Lee Iacocca (born October 15, 1924) is an American industrialist.
Iacocca graduated as an industrial engineer from Lehigh University. After graduating from Lehigh, he started a career at the Ford Motor Company as an engineer. Unhappy with the actual job engineers had, he decided to pursue a career in sales for Ford. He introduced many unique ideas during the 1950s, including financing. Through these ideas, he gained respectability and moved up through the ranks of Ford. Eventually, Lee Iacocca became a senior executive at Ford, where he had been responsible for the design of the Ford Mustang, the Mercury Cougar, and the Lincoln Mark III. He also had ideas for a small compact car with front wheel drive and good gas mileage. However, this idea was rejected by Henry Ford II. Eventually Lee became the President of the Ford Motor Division, but was forced to leave in the end because of a conflict with Henry Ford.
After leaving Ford, Lee was courted by the Chrysler corporation, which was on the verge of going out of business. Lee was reluctant to make this move, but in the end, took the position. He rebuilt the entire company from the ground up, laying off many workers and bringing in his old friends from Ford, most of whom had retired. After all his cost cutting, he still realized the company would go out of business if it did not receive a significant amount of money to turn the company around. This led to him going before the United States Congress and asking for money. Most thought this was an unprecedented move, but Lee pointed to the government bail-outs of the airline and railroad industry, and argued that more jobs would be lost. In the end, he got the money from the government.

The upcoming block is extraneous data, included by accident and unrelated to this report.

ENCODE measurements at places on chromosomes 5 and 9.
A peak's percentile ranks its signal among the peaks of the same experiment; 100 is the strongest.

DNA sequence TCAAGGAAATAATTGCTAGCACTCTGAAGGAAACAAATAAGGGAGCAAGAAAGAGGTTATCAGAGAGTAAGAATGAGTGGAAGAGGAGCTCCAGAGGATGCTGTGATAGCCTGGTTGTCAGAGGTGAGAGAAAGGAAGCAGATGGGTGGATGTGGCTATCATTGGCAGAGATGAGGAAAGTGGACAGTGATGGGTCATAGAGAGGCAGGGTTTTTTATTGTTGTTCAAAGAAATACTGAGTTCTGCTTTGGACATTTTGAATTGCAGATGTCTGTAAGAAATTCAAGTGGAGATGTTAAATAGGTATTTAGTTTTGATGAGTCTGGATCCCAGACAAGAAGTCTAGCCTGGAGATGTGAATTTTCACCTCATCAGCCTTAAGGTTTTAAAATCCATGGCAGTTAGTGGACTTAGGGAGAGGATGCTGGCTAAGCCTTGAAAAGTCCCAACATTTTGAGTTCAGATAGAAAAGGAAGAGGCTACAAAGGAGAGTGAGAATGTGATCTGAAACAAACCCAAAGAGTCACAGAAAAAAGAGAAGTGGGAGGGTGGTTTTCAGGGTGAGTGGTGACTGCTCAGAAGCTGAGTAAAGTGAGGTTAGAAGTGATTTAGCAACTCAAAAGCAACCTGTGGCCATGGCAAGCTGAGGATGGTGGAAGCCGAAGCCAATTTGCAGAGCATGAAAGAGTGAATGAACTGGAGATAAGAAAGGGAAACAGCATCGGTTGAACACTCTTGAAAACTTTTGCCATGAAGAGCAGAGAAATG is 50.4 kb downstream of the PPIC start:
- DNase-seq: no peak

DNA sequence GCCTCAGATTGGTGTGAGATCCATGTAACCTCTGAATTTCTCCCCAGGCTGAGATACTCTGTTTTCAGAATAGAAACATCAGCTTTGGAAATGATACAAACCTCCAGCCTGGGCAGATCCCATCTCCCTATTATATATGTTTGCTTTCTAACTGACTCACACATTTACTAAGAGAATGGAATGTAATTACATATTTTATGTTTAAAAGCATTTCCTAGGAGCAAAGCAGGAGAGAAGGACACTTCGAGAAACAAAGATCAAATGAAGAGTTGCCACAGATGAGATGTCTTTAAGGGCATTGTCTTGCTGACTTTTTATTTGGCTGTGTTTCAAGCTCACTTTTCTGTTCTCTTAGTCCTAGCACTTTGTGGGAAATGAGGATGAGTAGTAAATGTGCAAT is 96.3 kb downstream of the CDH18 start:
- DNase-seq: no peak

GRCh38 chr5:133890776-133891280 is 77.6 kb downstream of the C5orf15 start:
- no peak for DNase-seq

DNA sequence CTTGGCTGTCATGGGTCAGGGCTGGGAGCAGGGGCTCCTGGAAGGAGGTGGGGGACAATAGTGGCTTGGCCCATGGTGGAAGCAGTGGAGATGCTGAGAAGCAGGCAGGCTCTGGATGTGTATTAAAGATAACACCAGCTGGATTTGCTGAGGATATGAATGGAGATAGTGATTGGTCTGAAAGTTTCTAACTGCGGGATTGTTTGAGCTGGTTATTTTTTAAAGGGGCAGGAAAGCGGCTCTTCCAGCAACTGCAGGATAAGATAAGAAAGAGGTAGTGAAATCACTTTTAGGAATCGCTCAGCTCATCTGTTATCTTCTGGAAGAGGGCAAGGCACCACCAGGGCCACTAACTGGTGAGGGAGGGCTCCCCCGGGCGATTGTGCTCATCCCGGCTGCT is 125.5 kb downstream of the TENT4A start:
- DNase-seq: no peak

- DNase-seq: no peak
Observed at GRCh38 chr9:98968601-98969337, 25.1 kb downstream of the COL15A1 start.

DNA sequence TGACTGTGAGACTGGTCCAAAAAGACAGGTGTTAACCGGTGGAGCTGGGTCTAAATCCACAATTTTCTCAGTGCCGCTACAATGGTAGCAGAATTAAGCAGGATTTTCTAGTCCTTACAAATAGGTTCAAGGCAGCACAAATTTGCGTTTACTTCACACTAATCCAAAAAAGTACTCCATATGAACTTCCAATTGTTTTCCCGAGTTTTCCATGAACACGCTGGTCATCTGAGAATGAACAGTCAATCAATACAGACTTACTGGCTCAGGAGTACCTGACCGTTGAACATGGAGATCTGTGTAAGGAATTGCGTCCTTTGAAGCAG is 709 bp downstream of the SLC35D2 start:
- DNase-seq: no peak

After this, Chrysler released the K-car, the small platform automobile that Ford had rejected. Coming right after the oil crisis of the 1970s, this small, inexpensive, front wheel drive car sold rapidly. In addition Chrysler released the minivan, and to this day Chrysler leads in sales of the minivan. Because of these two cars, and the reforms Iacocca had made, the company turned around quickly, and they were able to pay back the government several years earlier than expected.
Iacocca was also responsible for Chrysler acquiring AMC in the late 1980s which brought the profitable Jeep division under Chrysler. Iacocca left Chrysler in 1992, and is currently working with a company making electric bicycles.
He is the author of the bestseller Iacocca: An Autobiography (1984).